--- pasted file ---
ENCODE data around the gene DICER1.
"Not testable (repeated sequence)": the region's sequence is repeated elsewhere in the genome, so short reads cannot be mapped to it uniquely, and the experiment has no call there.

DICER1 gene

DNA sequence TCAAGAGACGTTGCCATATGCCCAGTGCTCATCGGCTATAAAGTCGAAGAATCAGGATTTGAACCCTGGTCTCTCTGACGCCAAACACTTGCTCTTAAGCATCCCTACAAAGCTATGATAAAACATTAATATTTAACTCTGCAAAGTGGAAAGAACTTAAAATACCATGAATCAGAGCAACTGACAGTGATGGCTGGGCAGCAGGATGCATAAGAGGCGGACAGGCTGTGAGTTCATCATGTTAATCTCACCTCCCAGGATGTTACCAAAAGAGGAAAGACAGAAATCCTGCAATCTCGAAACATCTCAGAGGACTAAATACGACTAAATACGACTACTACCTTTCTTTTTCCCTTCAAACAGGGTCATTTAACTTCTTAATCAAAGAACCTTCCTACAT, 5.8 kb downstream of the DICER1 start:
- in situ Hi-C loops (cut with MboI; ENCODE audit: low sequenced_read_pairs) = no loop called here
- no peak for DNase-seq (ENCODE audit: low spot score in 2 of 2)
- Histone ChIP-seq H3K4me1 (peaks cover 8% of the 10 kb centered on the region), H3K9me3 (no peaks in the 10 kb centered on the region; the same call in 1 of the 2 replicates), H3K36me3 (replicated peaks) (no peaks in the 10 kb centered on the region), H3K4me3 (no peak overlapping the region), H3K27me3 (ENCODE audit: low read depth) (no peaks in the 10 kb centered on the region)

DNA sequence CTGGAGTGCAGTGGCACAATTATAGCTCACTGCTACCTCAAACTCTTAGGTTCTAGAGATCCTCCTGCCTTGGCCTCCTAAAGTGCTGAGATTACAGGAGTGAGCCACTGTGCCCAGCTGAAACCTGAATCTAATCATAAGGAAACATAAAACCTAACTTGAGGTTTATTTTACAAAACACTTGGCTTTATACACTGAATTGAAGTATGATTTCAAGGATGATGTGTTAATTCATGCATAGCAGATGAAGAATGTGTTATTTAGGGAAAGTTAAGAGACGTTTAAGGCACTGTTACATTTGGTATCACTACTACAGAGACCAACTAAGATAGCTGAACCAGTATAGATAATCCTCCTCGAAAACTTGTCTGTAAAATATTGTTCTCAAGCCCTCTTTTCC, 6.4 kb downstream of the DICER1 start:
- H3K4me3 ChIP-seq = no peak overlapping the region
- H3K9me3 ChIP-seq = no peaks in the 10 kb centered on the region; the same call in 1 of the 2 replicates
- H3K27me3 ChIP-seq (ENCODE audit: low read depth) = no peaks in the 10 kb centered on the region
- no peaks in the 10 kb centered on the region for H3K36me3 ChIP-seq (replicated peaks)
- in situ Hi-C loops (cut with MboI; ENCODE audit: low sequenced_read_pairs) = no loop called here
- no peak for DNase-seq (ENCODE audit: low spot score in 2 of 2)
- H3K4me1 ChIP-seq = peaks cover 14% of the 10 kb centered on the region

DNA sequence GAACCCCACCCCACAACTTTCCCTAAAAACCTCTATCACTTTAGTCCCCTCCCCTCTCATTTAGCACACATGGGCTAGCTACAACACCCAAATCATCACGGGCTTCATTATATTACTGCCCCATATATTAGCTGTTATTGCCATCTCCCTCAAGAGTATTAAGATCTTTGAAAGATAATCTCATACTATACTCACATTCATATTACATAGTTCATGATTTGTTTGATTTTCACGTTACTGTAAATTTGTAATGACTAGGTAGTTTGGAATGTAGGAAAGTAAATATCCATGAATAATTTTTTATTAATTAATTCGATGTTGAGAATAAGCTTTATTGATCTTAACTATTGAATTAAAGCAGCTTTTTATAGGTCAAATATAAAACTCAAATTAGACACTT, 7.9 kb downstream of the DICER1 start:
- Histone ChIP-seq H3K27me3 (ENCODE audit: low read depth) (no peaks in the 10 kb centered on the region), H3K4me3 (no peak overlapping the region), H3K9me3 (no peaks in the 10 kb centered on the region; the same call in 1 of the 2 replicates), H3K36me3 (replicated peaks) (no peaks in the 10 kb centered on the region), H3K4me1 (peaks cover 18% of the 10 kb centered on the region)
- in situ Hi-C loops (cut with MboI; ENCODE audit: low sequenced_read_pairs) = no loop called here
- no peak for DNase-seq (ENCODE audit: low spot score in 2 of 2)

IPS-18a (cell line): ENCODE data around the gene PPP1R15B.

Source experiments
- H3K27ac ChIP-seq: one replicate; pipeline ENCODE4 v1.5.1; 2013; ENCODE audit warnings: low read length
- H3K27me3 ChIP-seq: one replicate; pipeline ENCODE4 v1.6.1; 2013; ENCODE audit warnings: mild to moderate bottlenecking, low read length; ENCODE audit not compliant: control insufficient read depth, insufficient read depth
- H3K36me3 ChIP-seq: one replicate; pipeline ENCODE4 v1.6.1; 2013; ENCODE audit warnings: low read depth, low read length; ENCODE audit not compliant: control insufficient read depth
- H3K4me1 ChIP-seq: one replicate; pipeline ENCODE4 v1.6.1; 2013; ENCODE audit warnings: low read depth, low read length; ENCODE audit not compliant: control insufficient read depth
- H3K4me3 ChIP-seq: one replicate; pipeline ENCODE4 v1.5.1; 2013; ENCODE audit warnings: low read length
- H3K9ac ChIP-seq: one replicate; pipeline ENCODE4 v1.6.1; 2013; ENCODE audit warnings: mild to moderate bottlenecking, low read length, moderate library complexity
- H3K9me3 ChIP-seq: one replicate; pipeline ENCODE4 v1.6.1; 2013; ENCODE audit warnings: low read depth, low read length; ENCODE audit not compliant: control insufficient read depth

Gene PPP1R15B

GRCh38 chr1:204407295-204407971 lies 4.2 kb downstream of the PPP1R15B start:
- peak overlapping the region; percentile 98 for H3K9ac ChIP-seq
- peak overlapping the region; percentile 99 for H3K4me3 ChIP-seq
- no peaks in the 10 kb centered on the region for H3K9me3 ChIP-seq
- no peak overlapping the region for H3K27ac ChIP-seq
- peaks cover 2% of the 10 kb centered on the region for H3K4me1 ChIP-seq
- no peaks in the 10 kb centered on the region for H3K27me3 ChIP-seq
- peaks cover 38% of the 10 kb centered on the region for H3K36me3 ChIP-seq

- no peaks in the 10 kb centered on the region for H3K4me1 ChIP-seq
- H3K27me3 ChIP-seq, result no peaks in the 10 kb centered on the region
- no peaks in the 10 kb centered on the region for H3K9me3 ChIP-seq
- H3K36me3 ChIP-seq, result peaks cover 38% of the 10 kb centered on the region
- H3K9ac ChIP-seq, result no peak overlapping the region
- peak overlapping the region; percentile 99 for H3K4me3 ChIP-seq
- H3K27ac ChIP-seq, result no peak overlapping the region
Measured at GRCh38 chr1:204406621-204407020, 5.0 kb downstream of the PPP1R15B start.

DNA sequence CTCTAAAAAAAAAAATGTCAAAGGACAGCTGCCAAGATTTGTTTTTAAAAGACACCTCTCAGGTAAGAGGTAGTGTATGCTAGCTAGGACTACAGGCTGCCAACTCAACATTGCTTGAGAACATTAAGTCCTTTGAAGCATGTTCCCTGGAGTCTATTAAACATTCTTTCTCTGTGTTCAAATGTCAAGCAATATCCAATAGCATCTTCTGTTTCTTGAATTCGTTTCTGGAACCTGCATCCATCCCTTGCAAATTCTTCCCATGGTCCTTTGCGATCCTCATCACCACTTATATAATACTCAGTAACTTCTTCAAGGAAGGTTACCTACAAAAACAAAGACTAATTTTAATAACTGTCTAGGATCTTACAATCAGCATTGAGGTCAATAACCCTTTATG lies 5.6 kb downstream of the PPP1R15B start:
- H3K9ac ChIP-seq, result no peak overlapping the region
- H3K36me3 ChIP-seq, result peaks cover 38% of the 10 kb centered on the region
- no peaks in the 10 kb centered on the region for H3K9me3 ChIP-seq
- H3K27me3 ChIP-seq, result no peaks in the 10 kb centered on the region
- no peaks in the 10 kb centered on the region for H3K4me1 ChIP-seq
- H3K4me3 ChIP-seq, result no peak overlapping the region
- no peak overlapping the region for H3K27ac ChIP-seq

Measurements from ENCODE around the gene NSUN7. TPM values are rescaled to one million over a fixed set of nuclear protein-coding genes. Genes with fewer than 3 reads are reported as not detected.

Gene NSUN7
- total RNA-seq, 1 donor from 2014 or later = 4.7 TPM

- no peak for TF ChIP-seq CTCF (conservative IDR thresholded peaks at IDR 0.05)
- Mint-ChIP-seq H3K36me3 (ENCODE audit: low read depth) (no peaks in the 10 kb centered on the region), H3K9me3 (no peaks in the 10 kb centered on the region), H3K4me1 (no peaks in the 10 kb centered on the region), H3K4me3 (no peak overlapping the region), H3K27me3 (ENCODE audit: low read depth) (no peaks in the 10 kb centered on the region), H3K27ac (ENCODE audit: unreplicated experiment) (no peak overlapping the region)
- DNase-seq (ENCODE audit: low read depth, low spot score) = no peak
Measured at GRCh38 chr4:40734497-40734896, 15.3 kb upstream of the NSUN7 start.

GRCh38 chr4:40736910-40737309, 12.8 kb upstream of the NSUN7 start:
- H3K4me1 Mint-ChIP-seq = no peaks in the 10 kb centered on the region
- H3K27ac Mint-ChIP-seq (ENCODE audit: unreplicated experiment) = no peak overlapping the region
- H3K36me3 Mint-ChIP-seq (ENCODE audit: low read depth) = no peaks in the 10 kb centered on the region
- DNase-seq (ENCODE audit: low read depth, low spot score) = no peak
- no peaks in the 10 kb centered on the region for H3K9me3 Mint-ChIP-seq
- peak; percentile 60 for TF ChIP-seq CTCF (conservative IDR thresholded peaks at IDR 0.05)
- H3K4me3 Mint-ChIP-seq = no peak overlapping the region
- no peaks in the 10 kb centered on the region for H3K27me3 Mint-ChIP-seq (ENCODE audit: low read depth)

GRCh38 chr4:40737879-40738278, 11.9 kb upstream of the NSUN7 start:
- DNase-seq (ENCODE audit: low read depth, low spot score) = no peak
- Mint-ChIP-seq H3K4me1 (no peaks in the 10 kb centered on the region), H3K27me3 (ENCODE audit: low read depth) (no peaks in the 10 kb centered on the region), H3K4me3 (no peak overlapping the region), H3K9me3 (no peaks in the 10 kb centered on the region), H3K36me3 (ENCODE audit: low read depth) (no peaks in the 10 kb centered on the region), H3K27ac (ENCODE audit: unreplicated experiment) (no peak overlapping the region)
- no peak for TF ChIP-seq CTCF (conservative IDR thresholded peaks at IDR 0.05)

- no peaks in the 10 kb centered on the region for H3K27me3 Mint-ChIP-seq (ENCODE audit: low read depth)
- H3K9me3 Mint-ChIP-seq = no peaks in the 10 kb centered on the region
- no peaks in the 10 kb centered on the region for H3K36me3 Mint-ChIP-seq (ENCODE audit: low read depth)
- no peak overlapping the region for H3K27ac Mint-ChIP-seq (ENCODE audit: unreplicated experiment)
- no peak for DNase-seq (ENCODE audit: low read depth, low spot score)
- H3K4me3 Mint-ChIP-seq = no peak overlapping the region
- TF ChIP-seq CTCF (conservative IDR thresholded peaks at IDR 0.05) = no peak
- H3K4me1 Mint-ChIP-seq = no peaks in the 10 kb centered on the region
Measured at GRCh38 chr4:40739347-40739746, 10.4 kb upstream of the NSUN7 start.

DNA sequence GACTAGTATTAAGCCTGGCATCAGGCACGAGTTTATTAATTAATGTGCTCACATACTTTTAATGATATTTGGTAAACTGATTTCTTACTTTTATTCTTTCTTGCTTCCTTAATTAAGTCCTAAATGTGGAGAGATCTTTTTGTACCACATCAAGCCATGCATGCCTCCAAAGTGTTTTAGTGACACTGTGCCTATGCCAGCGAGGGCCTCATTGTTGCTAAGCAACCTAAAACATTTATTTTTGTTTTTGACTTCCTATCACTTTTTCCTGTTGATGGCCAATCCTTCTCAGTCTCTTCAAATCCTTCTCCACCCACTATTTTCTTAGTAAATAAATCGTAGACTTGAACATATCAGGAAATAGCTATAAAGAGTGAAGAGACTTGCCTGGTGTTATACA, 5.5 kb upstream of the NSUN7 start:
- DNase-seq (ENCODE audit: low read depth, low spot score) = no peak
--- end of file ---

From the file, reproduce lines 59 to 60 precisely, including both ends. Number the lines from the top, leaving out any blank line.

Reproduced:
- DNase-seq (ENCODE audit: low read depth, low spot score) = no peak
Measured at GRCh38 chr4:40734497-40734896, 15.3 kb upstream of the NSUN7 start.